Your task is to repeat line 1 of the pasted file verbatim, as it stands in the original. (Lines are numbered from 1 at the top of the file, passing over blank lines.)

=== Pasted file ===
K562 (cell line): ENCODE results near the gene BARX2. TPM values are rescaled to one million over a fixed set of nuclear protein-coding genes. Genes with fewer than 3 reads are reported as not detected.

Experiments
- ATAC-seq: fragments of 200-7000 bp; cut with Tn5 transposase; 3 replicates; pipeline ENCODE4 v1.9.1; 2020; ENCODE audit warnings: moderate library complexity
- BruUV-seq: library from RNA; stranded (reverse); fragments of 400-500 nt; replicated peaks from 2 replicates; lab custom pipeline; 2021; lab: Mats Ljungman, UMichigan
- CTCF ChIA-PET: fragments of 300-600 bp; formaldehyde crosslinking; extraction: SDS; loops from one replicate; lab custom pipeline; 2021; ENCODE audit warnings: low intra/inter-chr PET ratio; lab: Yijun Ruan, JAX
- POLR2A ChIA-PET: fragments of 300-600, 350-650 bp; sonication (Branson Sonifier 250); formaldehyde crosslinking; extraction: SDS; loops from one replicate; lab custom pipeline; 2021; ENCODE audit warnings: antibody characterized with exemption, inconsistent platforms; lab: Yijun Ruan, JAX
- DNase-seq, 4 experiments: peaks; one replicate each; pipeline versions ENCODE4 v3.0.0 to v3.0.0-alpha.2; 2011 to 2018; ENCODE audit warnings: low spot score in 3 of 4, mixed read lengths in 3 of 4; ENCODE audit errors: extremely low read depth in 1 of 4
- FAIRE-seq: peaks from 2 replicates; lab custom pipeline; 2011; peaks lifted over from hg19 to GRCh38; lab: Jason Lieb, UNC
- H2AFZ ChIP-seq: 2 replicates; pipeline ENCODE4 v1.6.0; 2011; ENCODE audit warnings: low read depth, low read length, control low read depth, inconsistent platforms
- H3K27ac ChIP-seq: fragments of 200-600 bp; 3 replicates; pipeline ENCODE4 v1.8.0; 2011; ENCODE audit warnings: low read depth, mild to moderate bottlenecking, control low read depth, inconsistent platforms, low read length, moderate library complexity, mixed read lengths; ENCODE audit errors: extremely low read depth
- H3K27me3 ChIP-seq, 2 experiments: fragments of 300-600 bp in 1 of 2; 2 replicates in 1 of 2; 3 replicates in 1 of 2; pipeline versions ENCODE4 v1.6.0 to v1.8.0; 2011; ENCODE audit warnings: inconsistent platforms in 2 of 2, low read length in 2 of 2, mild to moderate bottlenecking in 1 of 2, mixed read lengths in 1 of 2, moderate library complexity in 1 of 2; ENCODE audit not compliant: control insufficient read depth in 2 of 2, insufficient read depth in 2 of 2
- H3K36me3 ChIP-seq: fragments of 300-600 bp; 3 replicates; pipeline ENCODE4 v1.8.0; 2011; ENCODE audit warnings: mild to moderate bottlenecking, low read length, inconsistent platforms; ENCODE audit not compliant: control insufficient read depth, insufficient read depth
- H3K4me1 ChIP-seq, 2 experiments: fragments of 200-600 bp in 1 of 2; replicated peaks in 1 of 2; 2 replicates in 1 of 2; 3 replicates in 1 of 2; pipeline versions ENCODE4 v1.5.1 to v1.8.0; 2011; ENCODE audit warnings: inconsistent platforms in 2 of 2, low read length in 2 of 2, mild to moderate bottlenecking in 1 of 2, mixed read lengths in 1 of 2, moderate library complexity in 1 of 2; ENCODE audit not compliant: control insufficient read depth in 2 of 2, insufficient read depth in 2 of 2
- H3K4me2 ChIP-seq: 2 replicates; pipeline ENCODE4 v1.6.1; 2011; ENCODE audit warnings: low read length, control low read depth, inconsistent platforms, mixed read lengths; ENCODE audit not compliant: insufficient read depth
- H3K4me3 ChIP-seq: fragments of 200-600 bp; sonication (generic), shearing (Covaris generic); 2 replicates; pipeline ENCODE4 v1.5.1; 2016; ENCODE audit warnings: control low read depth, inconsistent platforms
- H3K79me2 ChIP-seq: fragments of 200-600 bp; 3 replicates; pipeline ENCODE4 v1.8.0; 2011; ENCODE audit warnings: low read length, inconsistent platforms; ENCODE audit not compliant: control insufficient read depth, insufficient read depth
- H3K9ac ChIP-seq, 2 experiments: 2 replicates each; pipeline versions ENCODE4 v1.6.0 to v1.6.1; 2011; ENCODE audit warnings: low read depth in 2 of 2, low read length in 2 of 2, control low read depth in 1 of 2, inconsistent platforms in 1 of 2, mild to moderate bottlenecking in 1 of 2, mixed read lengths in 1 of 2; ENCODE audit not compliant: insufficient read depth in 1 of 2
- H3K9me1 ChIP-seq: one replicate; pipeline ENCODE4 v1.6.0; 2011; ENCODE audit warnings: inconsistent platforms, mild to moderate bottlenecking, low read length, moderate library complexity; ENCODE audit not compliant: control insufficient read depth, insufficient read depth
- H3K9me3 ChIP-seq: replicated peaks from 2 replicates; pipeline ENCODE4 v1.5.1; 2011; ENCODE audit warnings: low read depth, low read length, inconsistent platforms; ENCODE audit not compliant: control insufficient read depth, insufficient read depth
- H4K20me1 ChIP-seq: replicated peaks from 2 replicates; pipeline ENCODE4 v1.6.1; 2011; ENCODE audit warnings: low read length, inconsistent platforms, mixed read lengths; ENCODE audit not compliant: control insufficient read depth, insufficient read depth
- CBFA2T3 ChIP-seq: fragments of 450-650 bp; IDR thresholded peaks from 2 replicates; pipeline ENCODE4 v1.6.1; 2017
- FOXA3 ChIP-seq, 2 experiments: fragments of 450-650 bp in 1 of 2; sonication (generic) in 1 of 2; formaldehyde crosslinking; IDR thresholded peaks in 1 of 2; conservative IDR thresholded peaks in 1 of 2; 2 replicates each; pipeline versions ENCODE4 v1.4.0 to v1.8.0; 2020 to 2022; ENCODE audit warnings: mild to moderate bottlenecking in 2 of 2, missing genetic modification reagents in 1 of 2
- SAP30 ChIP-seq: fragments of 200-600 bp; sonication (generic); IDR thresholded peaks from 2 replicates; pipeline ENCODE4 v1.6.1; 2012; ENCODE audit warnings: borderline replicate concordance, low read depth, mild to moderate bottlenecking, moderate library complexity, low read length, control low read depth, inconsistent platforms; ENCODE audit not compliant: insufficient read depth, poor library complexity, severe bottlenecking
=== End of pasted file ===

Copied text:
K562 (cell line): ENCODE results near the gene BARX2. TPM values are rescaled to one million over a fixed set of nuclear protein-coding genes. Genes with fewer than 3 reads are reported as not detected.